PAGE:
When it comes to Parker’s Landing Historical Park in Washougal, David Parker feels as though he simply has no choice but to be involved as much as he can.
“I have to be there,” the Washougal resident said, laughing. “I just do. It’s part of my destiny. My name is on the great big rock in the corner of the park.”
Parker — no relation to David C. Parker, an American adventurer who settled Parkersville, the first American town north of the Columbia River, just one mile from what is now Washougal, in 1852 — has served as the secretary/treasurer of the Parkersville National Historic Site advisory committee and the Parkersville Heritage Foundation for more than 10 years. He’s also a retired high-school and college band director and accomplished music writer.
That’s why Susan Tripp, the founder of the Parkersville Day event that debuted in 2022, asked Parker to write an original song for the second annual event, to be held from noon to 3 p.m. Saturday, June 3, at the park.
The song — a concert march entitled, appropriately enough, “Parkersville Day” — will be performed by the Washougal High School band at 2:30 p.m.
“I do like writing music,” Parker said. “I’ve written hundreds of things, mostly for other people and for other bands. Susan ‘volunteered’ me (for the job), and I thought it seemed like a good idea because I’m involved with so many things that happen down there, and I’m always trying to write something for somebody. It does take a while (to write a song), and not everybody can do it, but since I spent my whole life conducting these kinds of pieces, it’s not too difficult to write them.”
“(I knew) David and how he feels about the park and his namesake,” Tripp added. “I just knew it was something that he could do that would be very special, and it would be a legacy for him. He’s done an amazing job (with the committee and foundation), and I just felt it would be a waste not to tap his talent. I just thought it was a wonderful way for him to continue his footprint in that park. Also, I wanted something to make Parkersville Day a little more ‘official’ by having its own song.”
Parker’s teaching career spanned 44 years and included posts at Taft High School (Lincoln City Oregon), Gladstone (Oregon) High School and the University of Portland. As a musician, he has performed with many groups in the classical, jazz, and popular genres.
“(For the ‘Parkersville Day’ song), I was thinking of John Philip Sousa and a concert march,” he said. “Most high school bands are adept at playing a concert march, so I borrowed ideas from just about every concert march I could think of and threw them all in one piece. It’s my original writing, but not so much my original ideas because John Philip Sousa already did all of them. It’s a concert-in-the-park (feel). Think of the summertime band in a band shell and that sort of thing, or ‘Stars and Stripes Forever’ or one of those kinds of marches. (It) will fit in well with the theme of the day.”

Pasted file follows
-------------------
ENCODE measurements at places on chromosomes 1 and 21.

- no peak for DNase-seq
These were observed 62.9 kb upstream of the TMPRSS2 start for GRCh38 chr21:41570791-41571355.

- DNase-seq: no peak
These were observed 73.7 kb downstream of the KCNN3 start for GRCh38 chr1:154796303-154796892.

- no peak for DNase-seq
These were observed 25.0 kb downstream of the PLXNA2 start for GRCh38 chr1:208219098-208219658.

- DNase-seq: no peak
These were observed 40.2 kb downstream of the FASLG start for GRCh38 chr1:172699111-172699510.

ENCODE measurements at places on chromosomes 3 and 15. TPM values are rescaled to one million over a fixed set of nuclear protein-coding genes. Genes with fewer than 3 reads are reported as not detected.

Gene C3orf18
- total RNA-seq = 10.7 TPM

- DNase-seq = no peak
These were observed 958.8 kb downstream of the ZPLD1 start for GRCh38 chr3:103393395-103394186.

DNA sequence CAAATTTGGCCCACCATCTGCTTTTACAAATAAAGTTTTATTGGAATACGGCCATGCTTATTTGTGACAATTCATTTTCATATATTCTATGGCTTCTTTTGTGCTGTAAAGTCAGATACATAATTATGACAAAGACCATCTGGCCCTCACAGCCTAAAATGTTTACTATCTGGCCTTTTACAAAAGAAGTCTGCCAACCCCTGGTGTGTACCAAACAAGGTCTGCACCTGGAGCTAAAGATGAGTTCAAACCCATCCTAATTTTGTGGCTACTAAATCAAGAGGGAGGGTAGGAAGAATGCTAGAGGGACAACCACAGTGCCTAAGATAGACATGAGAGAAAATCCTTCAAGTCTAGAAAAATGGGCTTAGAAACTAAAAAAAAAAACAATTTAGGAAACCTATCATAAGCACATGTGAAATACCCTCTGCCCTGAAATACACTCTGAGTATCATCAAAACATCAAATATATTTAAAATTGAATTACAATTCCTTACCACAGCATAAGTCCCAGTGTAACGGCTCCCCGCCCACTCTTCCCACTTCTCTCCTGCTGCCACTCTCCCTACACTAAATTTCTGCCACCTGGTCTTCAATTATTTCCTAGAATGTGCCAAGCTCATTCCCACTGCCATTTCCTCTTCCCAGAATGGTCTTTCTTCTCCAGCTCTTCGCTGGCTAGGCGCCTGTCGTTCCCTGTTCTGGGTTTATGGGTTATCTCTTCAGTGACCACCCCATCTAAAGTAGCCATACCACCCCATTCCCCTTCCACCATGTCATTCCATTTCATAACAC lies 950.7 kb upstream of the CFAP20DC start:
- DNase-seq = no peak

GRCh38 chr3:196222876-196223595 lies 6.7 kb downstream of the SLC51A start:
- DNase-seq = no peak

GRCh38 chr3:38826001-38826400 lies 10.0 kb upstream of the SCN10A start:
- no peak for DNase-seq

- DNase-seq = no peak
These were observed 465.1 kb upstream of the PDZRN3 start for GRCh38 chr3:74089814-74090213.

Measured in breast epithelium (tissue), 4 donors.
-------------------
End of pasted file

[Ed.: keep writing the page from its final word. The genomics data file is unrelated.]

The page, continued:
Ironically, Parker is judging a high school band competition in Seattle on the day of the event and thus won’t be able to hear his song for the first time. But he has confidence that the Washougal High band will do it justice.
“I know that they’ll do a great job on my tune,” he said. “I know the new director, David Duarte, and he’s really on the ball. He knows what he’s doing.”
The event will also feature several live presentations, performances and displays that offer “entertaining and interesting local history lessons for all ages,” according to a news release.
Sam Robinson, the vice president of the Chinook Indian Nation Tribal Council, will kick off the event with an authentic Chinook blessing and a presentation about Chinook music, dance, history and current events.
“He’s the ‘go-to’ for Native history on the Columbia River,” the news release states.
The winners of a Washougal School District student art contest will then be announced. The artwork will feature a Chinook heritage theme to include imagery of salmon, dugout canoes, longhouses, baskets, camas bulbs and more.
The event will also feature several “storytellers,” including Pepper Toelle Kim, who will recount events experienced by her ancestors, who traveled in wagon trains along the Oregon Trail alongside historic settlers David C. Parker, Michael Troutman Simmons and George Washington Bush in 1844; Rolan Tripp, who will talk about Simmons and Bush; and Rich Schumann, who will discuss the history of the local dairy industry.
The event will also include a performance from the Whiskey Flats Brass Band, a “living history group dedicated to the preservation and appreciation of authentic brass band music,” according to the news release; and free ice cream courtesy of Ice Cream Renaissance in Vancouver.
“The event is intended to be a free, family-friendly, fun way to learn about your local history and become excited about the stories that are really relevant to where you live,” Tripp said. “It will take you back. History can be boring, so the event is intended, especially with the storytellers and the music and the art, to really bring history to life and have everyone enjoy their local history.”